Nearing the conclusion of his appearance on the latest episode, host Jim Gray revealed the show and SiriusXM have agreed to an extension to keep the seven-time Super Bowl winner with the platform.

“Hey Tommy, we have one last announcement as we wrap up the program,” said Gray. “You’re coming back. I know we just went through an hour of telling everybody you’re not coming back, but we’re gonna be right here on Let’s Go! for the next two years on SiriusXM. We look forward to convening and our co-host Larry Fitzgerald will stay with us as well.”

Brady, in conjunction with Gray and Fitzgerald, launched Let’s Go! in August of 2021.

“Thank you guys, we appreciate the support,” Brady said of SiriusXM President Scott Greenstein and Senior Vice President of Sports Programming Steve Cohen. “We appreciate our fans, and look forward to many more fun years ahead.”

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Mike Francesa: 2 Week Break Before Super Bowl Leads to Media Interviewing Each Other

“It’s one game and you’re spending two weeks analyzing one game, and it’s just too much.”

Jordan Bondurant

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Mike Francesa

Many in the sports media and general media world have converged in Phoenix this week for the Super Bowl, but Mike Francesa isn’t the biggest fan of the build-up to the game.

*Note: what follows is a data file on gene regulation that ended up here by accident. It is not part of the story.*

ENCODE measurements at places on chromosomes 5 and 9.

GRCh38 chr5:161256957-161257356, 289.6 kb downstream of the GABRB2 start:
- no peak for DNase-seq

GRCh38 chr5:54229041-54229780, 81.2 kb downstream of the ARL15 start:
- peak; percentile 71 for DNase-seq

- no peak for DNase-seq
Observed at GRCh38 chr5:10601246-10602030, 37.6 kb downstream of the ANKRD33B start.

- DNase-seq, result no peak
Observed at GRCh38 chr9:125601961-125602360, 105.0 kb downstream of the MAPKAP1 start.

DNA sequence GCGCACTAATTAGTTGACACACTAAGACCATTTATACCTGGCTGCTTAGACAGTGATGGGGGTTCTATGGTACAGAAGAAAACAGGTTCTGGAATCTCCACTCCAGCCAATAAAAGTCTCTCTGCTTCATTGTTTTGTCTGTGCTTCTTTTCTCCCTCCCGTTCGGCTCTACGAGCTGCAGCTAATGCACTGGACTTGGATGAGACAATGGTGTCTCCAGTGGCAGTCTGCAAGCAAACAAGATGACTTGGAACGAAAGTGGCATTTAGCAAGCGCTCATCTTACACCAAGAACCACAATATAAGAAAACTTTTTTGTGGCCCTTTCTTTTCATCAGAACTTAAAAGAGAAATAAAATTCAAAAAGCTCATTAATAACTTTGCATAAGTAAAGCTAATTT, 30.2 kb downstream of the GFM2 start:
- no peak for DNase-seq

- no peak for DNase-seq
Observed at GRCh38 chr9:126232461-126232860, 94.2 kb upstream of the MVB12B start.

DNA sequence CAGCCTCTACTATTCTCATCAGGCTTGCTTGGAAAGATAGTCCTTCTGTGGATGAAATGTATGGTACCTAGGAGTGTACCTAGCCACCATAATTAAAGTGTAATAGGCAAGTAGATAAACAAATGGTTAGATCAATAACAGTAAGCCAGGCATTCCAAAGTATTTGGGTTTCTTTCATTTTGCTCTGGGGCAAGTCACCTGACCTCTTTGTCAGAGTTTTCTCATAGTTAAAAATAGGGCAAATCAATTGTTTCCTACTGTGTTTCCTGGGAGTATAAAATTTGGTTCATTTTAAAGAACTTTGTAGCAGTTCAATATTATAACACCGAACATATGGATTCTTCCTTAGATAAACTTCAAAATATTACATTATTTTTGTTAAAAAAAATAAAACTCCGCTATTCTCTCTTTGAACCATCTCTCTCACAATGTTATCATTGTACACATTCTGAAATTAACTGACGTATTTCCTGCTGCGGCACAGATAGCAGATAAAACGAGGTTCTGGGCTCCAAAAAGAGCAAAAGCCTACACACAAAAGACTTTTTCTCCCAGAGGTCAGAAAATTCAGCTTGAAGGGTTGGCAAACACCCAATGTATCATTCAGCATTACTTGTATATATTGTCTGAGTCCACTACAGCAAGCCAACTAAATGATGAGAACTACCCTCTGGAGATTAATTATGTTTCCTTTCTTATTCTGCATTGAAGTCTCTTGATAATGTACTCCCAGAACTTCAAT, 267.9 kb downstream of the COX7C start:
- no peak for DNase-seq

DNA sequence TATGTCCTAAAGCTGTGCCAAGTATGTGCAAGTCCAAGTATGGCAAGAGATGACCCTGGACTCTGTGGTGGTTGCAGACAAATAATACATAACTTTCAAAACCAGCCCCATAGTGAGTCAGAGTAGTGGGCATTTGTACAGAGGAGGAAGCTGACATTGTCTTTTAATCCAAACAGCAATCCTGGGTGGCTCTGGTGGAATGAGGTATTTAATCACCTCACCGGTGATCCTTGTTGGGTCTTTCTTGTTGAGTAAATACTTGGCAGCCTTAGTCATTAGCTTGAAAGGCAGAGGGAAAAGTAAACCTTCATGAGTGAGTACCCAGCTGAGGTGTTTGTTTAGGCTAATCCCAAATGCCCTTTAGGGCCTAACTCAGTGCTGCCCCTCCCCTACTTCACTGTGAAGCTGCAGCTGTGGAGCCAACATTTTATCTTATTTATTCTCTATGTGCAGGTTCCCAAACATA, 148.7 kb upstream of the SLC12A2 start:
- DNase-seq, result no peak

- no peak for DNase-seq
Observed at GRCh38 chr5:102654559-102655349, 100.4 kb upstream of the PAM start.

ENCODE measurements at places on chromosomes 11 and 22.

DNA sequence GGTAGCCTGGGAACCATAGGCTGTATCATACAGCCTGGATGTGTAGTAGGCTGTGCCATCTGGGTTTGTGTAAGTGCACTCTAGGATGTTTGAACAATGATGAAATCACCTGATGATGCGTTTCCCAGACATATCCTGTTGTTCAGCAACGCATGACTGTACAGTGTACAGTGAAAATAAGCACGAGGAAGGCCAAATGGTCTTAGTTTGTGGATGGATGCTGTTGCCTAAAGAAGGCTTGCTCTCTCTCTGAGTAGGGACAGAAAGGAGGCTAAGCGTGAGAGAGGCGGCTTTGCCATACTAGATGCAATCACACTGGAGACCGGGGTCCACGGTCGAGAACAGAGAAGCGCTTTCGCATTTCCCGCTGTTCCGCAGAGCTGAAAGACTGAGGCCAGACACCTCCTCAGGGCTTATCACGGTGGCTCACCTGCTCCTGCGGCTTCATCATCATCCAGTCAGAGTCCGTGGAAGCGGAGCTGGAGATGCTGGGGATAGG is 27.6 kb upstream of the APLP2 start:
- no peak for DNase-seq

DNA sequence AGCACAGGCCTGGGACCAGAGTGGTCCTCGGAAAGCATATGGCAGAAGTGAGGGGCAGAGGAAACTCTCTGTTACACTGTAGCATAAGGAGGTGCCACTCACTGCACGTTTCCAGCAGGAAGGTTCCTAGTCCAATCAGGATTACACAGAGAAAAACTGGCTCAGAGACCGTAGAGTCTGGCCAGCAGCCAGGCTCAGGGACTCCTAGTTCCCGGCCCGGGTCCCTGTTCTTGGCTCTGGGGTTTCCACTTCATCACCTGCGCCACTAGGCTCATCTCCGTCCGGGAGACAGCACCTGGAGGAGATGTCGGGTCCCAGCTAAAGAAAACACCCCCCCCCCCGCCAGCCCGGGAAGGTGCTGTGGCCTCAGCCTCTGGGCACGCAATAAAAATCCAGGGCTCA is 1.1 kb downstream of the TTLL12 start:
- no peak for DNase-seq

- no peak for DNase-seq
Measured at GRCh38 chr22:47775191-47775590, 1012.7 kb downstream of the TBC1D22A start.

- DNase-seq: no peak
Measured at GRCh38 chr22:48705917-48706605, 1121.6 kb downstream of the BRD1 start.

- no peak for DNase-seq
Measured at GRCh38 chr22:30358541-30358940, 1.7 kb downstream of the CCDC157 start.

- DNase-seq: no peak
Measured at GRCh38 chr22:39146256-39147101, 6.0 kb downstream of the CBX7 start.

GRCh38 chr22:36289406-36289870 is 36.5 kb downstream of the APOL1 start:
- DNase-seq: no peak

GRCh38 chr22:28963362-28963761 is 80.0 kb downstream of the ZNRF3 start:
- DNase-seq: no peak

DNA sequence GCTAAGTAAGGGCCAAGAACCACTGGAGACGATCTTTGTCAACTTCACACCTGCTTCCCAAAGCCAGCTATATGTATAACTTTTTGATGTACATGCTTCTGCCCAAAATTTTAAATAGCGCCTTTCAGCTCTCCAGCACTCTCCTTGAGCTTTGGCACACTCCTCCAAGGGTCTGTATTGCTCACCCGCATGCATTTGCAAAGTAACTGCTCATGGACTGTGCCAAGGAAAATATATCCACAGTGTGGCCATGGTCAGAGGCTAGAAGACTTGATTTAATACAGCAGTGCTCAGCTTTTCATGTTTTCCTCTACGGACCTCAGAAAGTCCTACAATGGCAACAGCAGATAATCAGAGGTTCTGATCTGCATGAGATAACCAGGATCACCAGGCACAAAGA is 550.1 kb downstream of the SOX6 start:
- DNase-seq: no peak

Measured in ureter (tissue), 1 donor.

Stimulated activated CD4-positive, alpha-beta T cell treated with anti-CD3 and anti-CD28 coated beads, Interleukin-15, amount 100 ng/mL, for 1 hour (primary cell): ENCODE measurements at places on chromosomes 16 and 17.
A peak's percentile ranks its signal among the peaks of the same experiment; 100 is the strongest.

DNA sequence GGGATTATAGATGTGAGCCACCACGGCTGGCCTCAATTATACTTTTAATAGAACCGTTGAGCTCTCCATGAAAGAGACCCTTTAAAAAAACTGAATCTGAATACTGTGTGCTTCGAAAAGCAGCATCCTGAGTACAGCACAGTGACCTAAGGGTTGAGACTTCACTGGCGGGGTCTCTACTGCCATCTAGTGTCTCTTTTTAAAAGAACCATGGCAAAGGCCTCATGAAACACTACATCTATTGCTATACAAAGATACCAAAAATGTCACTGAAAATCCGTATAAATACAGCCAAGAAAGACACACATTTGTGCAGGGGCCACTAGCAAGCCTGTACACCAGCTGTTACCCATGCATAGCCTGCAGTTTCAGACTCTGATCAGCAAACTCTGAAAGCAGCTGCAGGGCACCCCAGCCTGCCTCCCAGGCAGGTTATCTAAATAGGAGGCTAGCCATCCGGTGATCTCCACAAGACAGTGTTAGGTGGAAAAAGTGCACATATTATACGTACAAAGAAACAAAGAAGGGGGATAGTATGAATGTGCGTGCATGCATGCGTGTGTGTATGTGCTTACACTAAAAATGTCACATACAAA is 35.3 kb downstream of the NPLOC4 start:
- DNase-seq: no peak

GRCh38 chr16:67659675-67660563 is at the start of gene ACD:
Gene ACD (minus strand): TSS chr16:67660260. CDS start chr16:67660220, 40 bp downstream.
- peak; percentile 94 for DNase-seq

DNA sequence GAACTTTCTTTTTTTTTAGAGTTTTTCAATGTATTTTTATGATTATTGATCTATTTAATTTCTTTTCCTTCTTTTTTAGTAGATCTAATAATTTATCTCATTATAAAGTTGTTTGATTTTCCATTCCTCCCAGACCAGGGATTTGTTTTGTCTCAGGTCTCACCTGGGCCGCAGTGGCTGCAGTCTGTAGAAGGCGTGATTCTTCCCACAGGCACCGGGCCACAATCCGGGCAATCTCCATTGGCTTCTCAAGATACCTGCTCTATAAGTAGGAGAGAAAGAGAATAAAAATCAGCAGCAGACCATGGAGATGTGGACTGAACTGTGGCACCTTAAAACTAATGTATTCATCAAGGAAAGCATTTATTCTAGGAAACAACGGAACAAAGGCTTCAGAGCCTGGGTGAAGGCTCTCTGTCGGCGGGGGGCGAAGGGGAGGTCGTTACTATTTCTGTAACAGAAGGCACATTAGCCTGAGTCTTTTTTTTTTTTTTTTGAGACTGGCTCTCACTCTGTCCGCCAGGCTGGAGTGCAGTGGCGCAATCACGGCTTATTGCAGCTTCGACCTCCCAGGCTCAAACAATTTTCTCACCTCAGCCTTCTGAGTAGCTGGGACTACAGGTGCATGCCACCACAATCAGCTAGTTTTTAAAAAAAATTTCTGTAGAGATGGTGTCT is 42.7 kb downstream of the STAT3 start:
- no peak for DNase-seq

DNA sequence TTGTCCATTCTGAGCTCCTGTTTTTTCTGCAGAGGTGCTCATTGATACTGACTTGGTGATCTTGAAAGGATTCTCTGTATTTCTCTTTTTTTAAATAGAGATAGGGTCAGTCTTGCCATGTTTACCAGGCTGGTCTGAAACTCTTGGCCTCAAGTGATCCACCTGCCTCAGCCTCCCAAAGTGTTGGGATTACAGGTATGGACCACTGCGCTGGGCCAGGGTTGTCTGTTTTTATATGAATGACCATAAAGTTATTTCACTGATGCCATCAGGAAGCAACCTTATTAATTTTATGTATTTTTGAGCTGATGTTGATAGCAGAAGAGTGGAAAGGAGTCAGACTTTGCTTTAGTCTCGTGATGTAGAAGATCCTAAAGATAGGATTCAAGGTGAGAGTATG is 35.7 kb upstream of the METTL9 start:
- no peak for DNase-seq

The Phoenix Convention Center is playing host to this year’s radio row, where many of the storylines leading into the big game are dissected six times over the course of a day.

On his BetRivers podcast, Francesa said he’s never been the biggest fan of Super Bowl week and even taking two weeks between the conference title games.

“I’ve never liked these two weeks up to the Super Bowl,” Francesa said on The Mike Francesa Podcast. “I’ve never liked this week with all the hype and nonsense.”

Francesa added that at this point, all the storylines for both teams competing have been played out.

“People don’t know what to say anymore. It’s like they’re interviewing each other,” he said. “Nobody has anything to say or knows what to say.”

Still, Francesa finished his point by saying there’s an overflow of coverage leading up to the Super Bowl.

“It’s one game and you’re spending two weeks analyzing one game, and it’s just too much,” he said. “But there’s no way around it. That’s the way it works.”

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Sports Online

More Media Credentials Issued For Super Bowl LVII Than Ever Before

More than 6,000 media members from over 24 countries have received credentials to cover Super Bowl LVII on Sunday.

Jordan Bondurant

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Almost three years removed from the COVID-19 pandemic completely shutting down the world, the Super Bowl host city is now bustling with media once again covering the NFL’s championship game.

According to Front Office Sports, more than 6,000 media members from over 24 countries have received credentials to cover Super Bowl LVII on Sunday. That figure is up 13% from last year. In 2021, during the peak of the pandemic, only 2,400 media members were allowed to cover the game in Tampa.

A number at or above 6,000 would mean a return of the number of media members covering the game back to pre-pandemic levels.

This year’s Super Bowl is airing on FOX.